Markets were under pressure today as Wall Street grappled with concerns over the global economy, especially China, and a decline in major U.S. banks. The Dow Jones saw a significant drop of 304 points or 0.8%, with the S&P 500 and the Nasdaq Composite trailing closely with declines of their own.
Several leading U.S. banks, notably JPMorgan Chase, Citigroup, Wells Fargo, and Bank of America, found their shares dipping nearly 2%. This comes on the heels of Fitch’s recent warning that it might need to downgrade the credit ratings of many banks, further exacerbating investor concerns. This is not the first such warning; Moody’s also recently adjusted its ratings for 10 U.S. banks and placed others on alert for possible downgrades in the near future.
Adding to Wall Street’s woes, the SPDR S&P Regional Banking ETF recorded a 2.4% decline. This was primarily influenced by Minneapolis Federal Reserve President Neel Kashkari’s comments on the possibility of more stringent conditions for banks.
Drawing from his experience as a pivotal figure during the 2008 financial crisis, Kashkari expressed reservations about raising interest rates. He commented, “Right now it seems like things are quite stable, that banks have gotten through this reasonably well.” But he warned of the risks if inflation isn’t effectively managed, suggesting that banks could find themselves in a difficult situation, and soon.
“Now, the risk is that if inflation is not completely under control, and that we have to raise rates further from here, to bring it down, that they might face more losses than they currently face today. And these pressures could flare up again in the future.”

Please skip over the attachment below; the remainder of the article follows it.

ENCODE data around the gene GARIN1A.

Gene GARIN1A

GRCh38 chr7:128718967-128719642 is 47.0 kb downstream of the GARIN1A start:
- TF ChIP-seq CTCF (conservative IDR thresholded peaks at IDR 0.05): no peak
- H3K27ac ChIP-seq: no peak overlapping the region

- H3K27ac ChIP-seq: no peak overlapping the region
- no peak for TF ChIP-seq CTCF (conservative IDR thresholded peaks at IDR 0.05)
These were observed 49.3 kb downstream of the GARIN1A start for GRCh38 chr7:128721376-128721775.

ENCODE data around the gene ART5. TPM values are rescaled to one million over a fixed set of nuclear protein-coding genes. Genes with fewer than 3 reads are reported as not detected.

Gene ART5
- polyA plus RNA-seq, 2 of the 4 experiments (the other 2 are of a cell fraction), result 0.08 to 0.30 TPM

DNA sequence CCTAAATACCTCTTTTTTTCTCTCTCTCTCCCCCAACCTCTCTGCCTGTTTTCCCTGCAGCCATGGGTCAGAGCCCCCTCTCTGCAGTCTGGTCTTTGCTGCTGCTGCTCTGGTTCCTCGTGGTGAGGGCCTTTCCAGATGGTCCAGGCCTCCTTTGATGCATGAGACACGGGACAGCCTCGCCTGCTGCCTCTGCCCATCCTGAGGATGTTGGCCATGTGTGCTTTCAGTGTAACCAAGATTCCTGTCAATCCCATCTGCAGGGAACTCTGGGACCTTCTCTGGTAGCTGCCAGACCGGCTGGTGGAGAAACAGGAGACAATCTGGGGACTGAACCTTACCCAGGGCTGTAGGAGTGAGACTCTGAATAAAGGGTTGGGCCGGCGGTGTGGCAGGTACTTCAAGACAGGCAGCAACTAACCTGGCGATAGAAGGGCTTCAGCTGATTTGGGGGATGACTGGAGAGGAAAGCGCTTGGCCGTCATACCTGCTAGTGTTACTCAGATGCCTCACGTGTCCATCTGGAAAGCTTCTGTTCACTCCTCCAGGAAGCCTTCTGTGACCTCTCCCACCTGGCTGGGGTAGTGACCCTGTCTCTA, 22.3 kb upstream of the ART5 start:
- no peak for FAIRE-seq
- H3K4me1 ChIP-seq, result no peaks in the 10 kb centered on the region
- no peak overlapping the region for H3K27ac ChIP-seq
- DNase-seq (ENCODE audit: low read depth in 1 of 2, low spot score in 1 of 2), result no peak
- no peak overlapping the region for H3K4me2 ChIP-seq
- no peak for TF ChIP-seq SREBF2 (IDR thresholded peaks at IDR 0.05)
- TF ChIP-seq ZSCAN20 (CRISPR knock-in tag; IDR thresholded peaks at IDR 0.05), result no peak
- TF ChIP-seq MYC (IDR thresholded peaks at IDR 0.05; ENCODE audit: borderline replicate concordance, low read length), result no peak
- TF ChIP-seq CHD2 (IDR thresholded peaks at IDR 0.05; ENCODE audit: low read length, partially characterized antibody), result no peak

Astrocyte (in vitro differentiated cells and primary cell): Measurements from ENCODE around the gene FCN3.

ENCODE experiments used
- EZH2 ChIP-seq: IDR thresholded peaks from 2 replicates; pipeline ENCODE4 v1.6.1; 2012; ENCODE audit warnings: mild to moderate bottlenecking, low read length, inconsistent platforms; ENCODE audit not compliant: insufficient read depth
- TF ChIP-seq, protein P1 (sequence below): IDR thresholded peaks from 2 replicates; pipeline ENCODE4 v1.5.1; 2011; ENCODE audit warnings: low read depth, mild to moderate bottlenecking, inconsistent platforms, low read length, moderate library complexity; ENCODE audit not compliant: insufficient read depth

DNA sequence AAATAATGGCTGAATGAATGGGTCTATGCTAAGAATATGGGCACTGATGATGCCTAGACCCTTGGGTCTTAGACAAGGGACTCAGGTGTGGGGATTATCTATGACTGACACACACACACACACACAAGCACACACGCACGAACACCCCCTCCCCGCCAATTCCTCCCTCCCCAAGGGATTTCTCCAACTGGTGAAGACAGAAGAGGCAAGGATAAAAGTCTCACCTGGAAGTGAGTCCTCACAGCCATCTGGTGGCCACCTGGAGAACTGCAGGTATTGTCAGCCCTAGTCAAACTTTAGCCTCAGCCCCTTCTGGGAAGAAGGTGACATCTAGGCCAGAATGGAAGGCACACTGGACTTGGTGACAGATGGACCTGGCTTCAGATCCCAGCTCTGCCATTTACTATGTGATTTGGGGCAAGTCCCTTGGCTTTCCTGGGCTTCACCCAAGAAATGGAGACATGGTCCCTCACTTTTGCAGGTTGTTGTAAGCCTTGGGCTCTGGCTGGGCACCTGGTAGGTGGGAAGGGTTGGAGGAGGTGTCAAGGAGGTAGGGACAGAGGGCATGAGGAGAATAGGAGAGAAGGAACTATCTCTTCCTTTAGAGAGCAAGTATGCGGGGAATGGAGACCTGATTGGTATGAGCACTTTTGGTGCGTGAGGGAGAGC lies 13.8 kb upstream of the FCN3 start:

On the international front, China’s economic performance failed to meet investor expectations, further souring global investor sentiment. Surprisingly, the People’s Bank of China lowered its interest rates. However, instead of allaying investor concerns, it amplified apprehensions, especially related to China’s real estate market. Scott Ladner of Horizon Investments remarked, “It seems like that’s sort of the conclusion the market is beginning to come to yet again… that the Chinese government is unlikely to stimulate in a way that’s meaningful.”
Despite these concerns, there was a glimmer of positive news. Home Depot, one of the major retailers, reported earnings that exceeded market expectations, pushing its shares up by 1.7%. The market also eagerly awaits financial reports from other retail giants, including Target and Walmart.
Furthermore, in a surprising turn of events, July’s U.S. retail sales data surpassed initial forecasts, showcasing a more robust consumer market than anticipated. The sales increased by 0.7% month-over-month, beating the estimated 0.4% growth rate.
But China and this morning’s banking bombshell completely undid any positive impact that retail sales would have had. Now, stocks are staring down the barrel of a breakout past resistance at the recent S&P daily lows.
A further plunge here could trigger massive selling from short-term bulls, who have been holding out for the hope of a recovery rally. Zero days to expiration (0DTE) bulls have increasingly sold 0DTE S&P 500 put options over the last few weeks, and could soon flip bearish, too, if they’re hit with any further losses. This would allow volatility to spike (as writing puts suppresses volatility), potentially drawing down the general market in the process.